In the end, you should have a new layer in your map that has the tabular data joined to the polygon layer. You can then symbolize, configure pop-ups and labels, and fill out the Item Details for your new layer.
Once you bring in your data to ArcGIS Online, either through geocoding to create a points feature layer by joining a table to an existing feature layer, feel free to use this checklist to evaluate your data and do some basic quality assurance.
Remember those nice display names we saved from earlier? We’ll now add those as our field aliases. There are two major benefits to adding aliases: one is a benefit for the viewer of your map, and the other is a benefit for any users of this layer. First, they make any auto-generated and pop-ups legends instantly more meaningful since the alias is used in legends and pop-ups first, the field name is used only if there are no aliases. Second, aliases help anyone working with the layer (including you!) while viewing the attribute table, trying to figure out what this data is about, and making decisions for symbolizing their map. Aliases turn spreadsheet data into a shareable dataset.
There are two main ways to add aliases:
- From within the Web Map, go to Configure Pop-up -> Configure Attributes and then type in the aliases for your fields of interest. Here I can type in the display name I want in the column called Field Alias:
2. From within the Item Details Page, go to Data -> Fields, then click on the field you wish to change, and you’ll be taken to that field’s properties. Click on the pencil icon to edit the alias and type in your desired alias for that field.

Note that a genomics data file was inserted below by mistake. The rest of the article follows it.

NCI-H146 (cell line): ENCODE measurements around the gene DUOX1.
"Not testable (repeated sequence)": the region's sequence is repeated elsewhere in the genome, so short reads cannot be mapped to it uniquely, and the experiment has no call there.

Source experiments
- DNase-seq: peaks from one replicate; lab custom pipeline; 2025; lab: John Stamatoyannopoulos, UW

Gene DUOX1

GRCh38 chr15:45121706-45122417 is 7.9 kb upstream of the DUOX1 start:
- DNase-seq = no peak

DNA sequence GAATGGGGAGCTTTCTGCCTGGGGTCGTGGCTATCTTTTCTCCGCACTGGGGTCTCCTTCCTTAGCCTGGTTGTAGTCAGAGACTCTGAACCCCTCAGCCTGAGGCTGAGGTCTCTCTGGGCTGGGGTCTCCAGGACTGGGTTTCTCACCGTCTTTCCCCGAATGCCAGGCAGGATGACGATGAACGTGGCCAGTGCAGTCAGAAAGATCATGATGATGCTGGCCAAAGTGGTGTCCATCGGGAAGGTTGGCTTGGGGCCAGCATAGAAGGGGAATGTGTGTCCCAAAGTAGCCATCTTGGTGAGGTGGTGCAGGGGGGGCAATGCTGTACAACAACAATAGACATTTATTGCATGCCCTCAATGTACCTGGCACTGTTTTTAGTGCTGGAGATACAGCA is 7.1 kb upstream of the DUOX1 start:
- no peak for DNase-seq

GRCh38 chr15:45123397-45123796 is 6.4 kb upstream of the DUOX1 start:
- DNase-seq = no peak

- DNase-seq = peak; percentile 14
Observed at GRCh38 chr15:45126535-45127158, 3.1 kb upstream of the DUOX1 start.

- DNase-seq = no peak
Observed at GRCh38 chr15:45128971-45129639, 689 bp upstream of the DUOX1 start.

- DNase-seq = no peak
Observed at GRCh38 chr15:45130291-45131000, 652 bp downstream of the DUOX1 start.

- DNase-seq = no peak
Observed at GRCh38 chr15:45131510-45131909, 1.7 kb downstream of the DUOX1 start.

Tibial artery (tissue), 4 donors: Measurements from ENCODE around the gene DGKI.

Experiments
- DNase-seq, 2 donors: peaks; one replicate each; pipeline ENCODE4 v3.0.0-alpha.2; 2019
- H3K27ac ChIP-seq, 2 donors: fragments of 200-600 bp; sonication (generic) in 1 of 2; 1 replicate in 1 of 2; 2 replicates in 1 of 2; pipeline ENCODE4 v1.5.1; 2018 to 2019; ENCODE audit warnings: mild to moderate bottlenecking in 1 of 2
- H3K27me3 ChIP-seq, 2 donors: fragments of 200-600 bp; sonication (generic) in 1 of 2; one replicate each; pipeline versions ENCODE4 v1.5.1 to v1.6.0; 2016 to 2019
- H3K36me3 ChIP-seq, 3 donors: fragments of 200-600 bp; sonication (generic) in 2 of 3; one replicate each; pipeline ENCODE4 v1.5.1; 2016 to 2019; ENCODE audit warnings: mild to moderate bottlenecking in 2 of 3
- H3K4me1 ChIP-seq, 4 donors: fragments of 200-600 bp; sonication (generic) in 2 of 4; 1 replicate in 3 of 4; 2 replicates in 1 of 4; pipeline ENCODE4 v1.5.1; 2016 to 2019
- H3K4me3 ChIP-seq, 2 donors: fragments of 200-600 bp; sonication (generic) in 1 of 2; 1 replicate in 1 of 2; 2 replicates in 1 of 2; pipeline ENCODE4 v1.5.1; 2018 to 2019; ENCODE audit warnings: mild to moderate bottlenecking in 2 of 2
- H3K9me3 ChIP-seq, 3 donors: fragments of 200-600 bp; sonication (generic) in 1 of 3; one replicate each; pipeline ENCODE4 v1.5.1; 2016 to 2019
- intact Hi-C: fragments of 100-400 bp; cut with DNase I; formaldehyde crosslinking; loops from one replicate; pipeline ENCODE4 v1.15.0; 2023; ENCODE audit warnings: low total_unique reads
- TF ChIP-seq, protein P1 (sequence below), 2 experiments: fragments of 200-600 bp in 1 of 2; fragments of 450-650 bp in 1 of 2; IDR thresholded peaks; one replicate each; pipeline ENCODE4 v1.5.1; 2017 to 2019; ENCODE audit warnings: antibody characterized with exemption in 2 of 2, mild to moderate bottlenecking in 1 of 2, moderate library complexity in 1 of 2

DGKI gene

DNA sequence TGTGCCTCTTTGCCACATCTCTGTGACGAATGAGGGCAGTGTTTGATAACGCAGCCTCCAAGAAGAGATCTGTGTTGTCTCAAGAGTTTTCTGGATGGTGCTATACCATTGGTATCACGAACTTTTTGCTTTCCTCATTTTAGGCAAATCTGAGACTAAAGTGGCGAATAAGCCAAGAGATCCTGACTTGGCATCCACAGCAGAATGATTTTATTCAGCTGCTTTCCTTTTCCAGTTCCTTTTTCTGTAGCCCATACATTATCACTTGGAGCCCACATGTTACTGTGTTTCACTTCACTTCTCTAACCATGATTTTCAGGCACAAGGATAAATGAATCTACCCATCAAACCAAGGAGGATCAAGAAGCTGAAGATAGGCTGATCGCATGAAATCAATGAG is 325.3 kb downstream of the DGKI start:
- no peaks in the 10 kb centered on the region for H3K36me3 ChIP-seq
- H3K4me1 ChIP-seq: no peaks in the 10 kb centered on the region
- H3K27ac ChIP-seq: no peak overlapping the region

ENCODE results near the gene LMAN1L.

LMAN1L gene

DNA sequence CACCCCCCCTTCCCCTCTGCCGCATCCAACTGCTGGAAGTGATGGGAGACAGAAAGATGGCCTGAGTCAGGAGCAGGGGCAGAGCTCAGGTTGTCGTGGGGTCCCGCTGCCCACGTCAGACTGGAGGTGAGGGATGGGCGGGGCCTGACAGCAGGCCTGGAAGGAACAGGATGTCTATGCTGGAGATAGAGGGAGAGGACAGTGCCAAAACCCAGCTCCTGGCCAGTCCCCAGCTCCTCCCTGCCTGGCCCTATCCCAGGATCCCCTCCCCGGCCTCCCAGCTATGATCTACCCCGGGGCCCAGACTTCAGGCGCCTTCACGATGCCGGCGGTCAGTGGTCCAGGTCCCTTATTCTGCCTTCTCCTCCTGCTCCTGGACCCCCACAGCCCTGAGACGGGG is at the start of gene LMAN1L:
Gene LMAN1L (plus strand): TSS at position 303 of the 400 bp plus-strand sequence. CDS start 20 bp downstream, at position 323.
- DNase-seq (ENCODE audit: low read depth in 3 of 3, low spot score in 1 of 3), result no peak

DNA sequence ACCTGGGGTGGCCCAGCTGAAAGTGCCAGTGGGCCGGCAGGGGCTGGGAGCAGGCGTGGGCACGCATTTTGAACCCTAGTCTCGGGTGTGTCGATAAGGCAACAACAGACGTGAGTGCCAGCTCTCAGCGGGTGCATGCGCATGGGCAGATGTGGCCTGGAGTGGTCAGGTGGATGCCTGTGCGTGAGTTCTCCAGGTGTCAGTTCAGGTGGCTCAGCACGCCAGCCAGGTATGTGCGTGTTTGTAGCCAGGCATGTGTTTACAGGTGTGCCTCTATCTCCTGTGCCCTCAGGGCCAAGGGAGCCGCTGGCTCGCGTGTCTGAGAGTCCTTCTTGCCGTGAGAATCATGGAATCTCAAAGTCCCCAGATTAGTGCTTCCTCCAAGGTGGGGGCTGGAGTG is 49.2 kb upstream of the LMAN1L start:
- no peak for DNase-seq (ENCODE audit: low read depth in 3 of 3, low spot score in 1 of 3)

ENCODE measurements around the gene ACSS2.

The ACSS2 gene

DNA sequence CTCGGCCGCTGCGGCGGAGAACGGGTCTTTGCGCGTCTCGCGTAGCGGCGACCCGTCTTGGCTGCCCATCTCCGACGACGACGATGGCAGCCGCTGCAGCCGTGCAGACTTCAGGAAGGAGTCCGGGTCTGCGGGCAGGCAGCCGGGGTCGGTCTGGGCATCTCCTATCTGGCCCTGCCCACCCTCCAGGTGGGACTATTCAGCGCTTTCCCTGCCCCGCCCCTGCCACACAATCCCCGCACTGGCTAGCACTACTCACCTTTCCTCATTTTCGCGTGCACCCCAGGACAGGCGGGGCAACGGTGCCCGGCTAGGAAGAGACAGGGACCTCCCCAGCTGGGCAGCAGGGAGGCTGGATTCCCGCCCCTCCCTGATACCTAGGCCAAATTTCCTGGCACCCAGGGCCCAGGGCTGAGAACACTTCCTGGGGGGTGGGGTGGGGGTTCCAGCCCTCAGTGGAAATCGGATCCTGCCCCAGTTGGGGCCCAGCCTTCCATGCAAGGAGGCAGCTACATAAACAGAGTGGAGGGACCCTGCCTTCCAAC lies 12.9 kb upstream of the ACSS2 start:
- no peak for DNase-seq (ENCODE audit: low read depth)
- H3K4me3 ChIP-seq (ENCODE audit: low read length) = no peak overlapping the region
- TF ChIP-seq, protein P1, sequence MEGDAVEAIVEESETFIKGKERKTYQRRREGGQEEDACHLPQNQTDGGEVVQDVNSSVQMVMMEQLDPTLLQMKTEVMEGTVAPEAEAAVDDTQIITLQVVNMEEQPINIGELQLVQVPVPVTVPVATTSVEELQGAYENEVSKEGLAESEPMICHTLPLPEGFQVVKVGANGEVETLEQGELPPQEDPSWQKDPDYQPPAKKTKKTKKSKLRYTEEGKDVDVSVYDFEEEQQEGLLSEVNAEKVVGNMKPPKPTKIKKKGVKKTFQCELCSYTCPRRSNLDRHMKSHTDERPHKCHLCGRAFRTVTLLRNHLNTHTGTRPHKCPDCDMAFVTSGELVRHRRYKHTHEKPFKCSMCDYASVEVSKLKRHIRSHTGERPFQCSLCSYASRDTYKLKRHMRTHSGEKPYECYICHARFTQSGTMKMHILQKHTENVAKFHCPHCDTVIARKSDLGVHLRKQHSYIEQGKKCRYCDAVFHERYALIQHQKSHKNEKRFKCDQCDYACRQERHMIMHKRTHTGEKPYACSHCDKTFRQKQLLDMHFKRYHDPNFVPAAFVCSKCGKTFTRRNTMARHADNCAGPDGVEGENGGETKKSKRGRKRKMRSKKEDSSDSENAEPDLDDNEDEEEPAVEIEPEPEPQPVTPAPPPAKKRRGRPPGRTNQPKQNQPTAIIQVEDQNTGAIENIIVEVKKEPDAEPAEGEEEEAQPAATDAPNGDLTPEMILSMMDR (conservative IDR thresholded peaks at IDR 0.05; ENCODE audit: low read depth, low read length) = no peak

You can even batch-assign all aliases at once by using this nice AliasAssigner.py tool written by my colleague Lisa Berry.
Take it one step further and add field descriptions in addition to aliases, to provide even more detail about specific attribute fields such as detailed definitions, sources, and year(s) of data in a given field.
Now Create Information Products with Your Data
Now it’s time have fun performing analysis or creating a web map! Smart Mapping and Arcade capabilities can help you make a clear and polished web map with purposeful symbology, pop-ups, and labels. From there, you can embed your web map into a website, or put it into a story map or configurable app.
Next, document your work to make your items easy to find, understand, and use by others. Part of documenting layers is managing settings such as sharing, enabling delete protection, setting the default extent, marking something as authoritative on behalf of your organization, or allowing others to edit.
For more information on getting started with data, see the official help documentation. If you run into any questions when turning your raw data into a feature layer, feel free to post them on GeoNet.
Note: Before bringing in data, verify that you are signed in and that your account has a user type that is able to publish hosted feature layers (user types that are able to publish are Creator, GIS Professional, and Insights Analyst). You’ll also need some analysis credits, as both of the methods above consume credits based on how many records your data has.